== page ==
MOZART: Oboe Quartet
in F K370. Flute Quartet in C K285b. Quartet in G K285a. Oboe Quartet in
F after K496.
American Baroque (Stephen
Schultz, flute; Gonzalo X. Ruiz, oboe; Elizabeth Blumenstock, violin; Katherine
Kyme, viola; Tanya Tomkins, cello)
MUSIC & ARTS CD 1121 (F) (DDD) TT: 66:49
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American Baroque, whose five mem
bers are California-based, play period
insruments as beautifully as any group I’ve heard. Not just the
strings (which avoid the steely sound favored by fiddlers on “ancient” instruments
in Albion across the Atlantic) but the flute and oboe in this very welcome
music—a sorbet, if you will, after all the high-cholesterol
repertory reviewed on this and other websites. Gonzalo X. Ruiz, who is
oboist traces the origin of the F major Quartet, K.370, sold and published
posthumously (as Op. 101), although it very probably dated from 1781.
The flute quartets are part of the commission that a friend at Mannheim
wangled from a Dutch merchant during Mozart’s stay there in 1777.
But Mozart didn’t complete his end of the bargain and received only
partial payment, which rankled him no end. In a letter to “Papa” who
was nagging him from Salzburg, he wrote that the flute was “an instrument
which I cannot bear.” Yet in Paris, his eventual destination, one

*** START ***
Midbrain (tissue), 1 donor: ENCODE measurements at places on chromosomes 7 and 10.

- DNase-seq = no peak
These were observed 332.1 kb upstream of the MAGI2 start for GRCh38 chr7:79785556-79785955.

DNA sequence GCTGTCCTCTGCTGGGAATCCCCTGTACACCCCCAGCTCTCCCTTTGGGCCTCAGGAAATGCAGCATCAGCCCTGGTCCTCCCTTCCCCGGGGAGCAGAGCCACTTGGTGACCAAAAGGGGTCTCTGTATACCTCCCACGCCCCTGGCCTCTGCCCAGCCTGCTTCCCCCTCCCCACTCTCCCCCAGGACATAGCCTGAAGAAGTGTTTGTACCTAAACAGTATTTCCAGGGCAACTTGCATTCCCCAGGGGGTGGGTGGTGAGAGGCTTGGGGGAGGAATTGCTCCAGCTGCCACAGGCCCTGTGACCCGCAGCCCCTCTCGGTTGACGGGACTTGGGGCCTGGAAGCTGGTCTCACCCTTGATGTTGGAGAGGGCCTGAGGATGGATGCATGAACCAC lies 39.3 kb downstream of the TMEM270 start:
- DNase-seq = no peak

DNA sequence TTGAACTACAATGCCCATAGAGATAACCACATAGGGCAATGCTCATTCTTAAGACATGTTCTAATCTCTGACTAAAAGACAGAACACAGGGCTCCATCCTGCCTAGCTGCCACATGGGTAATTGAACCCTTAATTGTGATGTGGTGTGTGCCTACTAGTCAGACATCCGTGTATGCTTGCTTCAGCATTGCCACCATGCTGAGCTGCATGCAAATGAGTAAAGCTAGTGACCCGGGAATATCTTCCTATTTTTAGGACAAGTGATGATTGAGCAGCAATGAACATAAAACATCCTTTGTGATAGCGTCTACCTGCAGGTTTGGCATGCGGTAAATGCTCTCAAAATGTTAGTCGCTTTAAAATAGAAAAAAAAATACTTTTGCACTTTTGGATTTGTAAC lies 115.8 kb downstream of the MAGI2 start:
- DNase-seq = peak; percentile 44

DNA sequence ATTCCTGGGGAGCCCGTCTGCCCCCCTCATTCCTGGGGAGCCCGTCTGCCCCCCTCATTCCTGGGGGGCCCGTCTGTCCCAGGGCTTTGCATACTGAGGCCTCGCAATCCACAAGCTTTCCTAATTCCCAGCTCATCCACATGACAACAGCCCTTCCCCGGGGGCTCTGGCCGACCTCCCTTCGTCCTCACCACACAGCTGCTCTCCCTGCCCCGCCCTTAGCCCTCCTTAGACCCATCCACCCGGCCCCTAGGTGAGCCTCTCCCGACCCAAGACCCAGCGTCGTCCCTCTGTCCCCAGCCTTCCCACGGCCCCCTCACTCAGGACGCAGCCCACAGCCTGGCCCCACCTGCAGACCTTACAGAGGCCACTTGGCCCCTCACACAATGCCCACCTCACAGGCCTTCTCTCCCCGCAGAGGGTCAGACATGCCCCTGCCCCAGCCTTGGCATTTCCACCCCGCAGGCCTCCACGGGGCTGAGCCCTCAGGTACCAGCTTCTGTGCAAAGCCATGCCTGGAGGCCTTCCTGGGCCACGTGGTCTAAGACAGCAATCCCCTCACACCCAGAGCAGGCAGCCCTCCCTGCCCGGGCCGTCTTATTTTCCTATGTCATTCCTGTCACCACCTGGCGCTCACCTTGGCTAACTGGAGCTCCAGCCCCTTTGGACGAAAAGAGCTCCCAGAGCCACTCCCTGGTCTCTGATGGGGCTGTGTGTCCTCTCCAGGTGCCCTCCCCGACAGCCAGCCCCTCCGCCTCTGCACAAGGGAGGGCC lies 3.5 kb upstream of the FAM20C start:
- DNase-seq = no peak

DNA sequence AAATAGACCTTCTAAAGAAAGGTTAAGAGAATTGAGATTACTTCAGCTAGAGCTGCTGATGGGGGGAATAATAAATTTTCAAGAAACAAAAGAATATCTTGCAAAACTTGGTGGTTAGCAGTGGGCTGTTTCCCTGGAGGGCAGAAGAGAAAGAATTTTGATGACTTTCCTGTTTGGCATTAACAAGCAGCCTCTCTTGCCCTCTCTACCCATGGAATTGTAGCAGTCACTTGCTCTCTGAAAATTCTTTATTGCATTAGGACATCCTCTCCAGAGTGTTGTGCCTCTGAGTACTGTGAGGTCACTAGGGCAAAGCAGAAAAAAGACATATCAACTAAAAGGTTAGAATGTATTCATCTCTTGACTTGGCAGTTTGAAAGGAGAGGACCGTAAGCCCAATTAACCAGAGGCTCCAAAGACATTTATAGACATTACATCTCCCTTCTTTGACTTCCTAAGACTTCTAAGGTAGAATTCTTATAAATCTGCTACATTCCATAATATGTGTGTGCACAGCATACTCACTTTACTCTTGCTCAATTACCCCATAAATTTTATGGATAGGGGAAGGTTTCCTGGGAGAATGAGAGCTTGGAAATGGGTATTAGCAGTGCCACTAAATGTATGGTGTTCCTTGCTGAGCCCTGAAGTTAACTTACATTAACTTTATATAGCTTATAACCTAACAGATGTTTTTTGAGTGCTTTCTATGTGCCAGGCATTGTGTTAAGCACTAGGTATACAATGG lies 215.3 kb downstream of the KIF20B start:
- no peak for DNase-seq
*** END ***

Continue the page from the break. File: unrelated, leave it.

of the few works he wrote was the concerto for flute and harp, K.299, that
has given delight ever since. The later F-major Oboe Quartet was published
as one of three for clarinet and strings collectively as Op. 87, “arranged” from
two violin sonatas and the piano trio, K.496. Ruiz feels this last to
be even more suitable for the oboe than the clarinet, and makes a persuasive
case in both his notes and his playing. A good deal of latterday scholarship
has gone into the correction of errors, in the finale especially, and
beneficiaries are we who hear it on this delectable CD.
The sound, “produced, engineered, edited and mastered “ by
Ruiz and his flutist-colleague, Stephen Scultz, was recorded in Oakland,
CA, and matches the playing in sweetness and suavity without sounding reticent
on the one hand or bloated on the other. It is a model in fact of how to
record period instruments as well as chamber music. Need I add “recommended”?
R.D. (October 2003)